Vancouver fire chief orders cleanup of DTES tent city, citing ‘catastrophic’ safety risk

A sprawling tent city on the 100 block of East Hastings Street in Vancouver has been ordered to be cleared.

Vancouver Fire Chief Karen Fry issued the order Friday, warning that construction of structures in the area poses a major safety risk.

“If a fire were to occur in this area in its current state, it would be devastating, endangering lives and endangering hundreds of much-needed housing units,” the City of Vancouver said in a media release. “

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Vancouver has a new tent city. This time it’s in the street, not the park.

Tents and other temporary structures have long been part of East Hastings Street, but since the beginning of July the number of permanent tents and the scale of the encampment have increased rapidly.

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At the same time that Vancouver police have stopped assisting city engineering workers who conduct daily so-called “street sweeps,” the city says it’s important to clean up trash and discarded items, but which includes some neighborhoods. Proponents say that includes targeting homeless people and taking their belongings.

Since then, some residents of the neighborhood have complained of difficulty accessing their buildings or traveling down sidewalks.

Vancouver Fire and Rescue Services will accelerate “structure removal planning” that was already underway to improve road, sidewalk and building access, as well as fire safety, the city said Monday.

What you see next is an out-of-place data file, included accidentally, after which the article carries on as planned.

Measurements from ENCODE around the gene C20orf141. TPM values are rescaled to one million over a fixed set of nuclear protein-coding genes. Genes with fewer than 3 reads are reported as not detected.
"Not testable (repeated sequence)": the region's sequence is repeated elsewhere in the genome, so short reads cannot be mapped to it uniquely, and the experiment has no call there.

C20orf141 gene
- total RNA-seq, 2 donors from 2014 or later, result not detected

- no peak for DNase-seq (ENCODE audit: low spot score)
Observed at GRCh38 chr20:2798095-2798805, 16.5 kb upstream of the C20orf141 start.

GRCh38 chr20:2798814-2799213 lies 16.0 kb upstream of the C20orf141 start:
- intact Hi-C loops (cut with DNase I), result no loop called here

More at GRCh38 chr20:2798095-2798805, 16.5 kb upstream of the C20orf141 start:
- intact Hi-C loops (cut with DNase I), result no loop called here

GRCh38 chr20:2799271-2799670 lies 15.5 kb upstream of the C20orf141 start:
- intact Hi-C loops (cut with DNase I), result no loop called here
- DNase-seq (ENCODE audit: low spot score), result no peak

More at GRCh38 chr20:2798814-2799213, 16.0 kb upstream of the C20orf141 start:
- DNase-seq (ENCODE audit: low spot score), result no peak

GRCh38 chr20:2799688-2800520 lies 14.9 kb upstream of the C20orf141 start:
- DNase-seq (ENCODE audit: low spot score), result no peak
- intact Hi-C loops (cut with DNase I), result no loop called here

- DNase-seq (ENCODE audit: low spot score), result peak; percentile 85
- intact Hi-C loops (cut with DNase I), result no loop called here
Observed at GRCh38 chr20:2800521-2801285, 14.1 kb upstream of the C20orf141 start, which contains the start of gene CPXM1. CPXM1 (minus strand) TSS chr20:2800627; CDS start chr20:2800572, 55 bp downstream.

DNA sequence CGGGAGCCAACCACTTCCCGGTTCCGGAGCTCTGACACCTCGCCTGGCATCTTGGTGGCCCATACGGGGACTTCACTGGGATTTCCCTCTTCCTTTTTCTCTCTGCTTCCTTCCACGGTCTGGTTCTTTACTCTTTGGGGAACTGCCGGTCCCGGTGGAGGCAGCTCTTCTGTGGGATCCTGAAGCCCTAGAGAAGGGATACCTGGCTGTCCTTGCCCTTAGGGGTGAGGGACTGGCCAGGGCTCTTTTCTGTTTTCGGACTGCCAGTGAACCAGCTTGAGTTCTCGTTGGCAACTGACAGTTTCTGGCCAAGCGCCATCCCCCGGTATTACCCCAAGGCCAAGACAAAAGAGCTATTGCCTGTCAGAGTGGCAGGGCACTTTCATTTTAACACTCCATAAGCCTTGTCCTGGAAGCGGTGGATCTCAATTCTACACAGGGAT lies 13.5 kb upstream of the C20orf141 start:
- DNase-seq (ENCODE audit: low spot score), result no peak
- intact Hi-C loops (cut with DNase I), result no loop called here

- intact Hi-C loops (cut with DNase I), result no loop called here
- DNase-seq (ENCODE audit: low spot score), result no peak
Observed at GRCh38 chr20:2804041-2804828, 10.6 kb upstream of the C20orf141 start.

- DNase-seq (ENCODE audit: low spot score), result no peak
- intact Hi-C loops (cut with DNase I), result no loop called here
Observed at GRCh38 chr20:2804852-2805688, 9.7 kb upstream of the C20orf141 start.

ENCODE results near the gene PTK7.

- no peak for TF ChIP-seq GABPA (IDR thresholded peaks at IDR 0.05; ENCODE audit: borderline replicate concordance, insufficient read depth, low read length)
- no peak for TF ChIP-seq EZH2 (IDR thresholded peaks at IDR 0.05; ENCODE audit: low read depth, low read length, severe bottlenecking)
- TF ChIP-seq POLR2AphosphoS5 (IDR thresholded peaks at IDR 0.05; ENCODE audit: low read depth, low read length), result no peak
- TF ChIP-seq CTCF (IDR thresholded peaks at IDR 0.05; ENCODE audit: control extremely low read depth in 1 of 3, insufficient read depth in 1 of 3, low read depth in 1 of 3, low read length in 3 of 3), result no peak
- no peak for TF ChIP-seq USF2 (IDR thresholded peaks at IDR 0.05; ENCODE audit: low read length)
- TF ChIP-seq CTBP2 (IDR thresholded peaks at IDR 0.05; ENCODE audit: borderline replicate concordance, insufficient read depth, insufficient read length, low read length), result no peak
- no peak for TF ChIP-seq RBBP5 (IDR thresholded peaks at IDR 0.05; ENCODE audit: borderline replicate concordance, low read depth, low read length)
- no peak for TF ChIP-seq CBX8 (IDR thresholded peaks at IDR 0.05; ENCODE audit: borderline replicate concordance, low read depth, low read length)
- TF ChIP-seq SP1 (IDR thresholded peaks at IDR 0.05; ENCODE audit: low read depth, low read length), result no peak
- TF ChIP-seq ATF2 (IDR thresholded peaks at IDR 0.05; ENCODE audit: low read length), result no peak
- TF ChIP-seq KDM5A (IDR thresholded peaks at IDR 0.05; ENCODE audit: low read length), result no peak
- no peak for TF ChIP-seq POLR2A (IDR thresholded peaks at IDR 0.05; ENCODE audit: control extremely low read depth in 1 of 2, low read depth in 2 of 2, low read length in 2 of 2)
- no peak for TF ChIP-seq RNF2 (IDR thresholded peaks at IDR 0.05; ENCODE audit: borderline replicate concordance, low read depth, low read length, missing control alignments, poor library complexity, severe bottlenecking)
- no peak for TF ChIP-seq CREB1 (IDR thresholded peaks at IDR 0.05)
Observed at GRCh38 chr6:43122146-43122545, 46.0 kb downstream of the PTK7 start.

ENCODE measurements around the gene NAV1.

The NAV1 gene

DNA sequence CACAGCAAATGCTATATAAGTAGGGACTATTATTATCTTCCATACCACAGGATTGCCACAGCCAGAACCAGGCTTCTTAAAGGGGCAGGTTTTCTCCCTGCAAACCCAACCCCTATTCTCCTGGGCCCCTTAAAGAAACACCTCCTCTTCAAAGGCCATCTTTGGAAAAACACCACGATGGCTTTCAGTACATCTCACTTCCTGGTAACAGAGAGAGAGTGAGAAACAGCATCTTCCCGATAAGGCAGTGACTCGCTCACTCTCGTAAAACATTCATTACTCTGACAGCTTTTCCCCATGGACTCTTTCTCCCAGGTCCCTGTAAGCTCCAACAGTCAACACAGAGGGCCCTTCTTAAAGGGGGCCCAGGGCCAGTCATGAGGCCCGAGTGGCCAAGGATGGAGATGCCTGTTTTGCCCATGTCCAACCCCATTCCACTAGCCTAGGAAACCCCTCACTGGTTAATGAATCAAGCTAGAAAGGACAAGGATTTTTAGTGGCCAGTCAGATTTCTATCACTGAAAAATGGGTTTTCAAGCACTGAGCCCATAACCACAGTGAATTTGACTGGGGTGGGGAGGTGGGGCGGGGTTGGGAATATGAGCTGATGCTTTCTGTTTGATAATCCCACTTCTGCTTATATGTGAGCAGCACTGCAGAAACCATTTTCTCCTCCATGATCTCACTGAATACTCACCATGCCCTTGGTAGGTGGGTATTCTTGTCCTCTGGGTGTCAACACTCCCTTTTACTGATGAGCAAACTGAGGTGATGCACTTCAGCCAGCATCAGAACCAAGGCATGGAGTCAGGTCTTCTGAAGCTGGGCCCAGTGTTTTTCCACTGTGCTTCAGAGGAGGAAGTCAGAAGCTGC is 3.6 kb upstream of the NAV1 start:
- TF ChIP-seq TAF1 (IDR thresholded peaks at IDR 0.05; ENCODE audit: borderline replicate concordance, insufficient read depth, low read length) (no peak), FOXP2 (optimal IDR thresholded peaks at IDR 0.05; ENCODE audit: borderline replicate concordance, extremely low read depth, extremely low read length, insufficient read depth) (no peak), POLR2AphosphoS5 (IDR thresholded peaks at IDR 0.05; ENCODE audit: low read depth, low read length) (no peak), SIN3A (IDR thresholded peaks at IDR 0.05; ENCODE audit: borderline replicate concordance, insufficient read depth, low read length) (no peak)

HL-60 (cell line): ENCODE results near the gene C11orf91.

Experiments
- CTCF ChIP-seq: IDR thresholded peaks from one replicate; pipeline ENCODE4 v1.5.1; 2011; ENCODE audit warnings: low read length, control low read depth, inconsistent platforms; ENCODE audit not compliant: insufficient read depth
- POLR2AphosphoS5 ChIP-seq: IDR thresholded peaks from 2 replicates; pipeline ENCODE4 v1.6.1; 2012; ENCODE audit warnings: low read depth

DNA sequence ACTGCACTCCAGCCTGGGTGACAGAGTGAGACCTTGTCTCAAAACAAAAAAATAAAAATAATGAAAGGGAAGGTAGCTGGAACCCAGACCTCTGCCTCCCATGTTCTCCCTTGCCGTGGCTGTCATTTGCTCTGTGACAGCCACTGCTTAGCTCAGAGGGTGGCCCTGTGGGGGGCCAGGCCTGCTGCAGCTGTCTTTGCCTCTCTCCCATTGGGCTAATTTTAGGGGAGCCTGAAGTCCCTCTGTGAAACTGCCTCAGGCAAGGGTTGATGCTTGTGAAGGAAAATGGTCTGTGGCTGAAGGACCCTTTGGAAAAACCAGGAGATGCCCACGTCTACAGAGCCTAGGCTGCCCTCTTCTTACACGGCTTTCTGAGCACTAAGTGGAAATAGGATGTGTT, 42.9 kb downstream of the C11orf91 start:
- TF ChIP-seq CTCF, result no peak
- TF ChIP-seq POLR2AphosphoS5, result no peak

Click to play video: 'Man stabbed after tension escalates in East Hastings'

A man has been stabbed after tensions escalated in East Hastings.

Man stabbed after tension escalates in East Hastings – 13 July 2022

“The situation is complex and the City will continue to take a thoughtful approach that considers the needs of evacuees as we do this,” the City said.

“In the coming days, the City will work with the community, non-profit organizations and partner government organizations to expedite the removal of structures and offer additional assistance to those sheltering outside.”

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Daytime collection of personal items, more public washrooms, misting stations and hand-washing and drinking fountains are among the supports offered by the city.

In a statement, Vancouver Mayor Kennedy Stewart said he supports the order, but recognizes the impact it will have on DTES residents.

“Housing shortages and the recent hot weather are forcing more and more people onto the streets – and along Hastings it’s become dangerous for our most vulnerable neighbours,” Stewart posted on Twitter.

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A man in a wheelchair was stabbed to death as tensions escalated in an East Hastings Street tent city.

“If a fire breaks out under these conditions, the loss of life can be catastrophic.”

Stewart emphasized the city’s partnerships with higher levels of government to fund non-market and modular homes, but acknowledged that demand for affordable and supportive housing is outpacing supply.

“My office is in constant contact with the highest levels of government regarding securing additional resources for additional investment in housing – particularly for those who currently live along Hastings Street,” he said.

“In this particular instance, I also urge non-profit housing providers to review housing availability within their departments.”

While Friday’s order specified the “immediate” removal of the structure, it was not immediately clear when the order would be implemented.

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In an email, Chief Fry said the fire service plans to “work with the city and community to mitigate this threat.”

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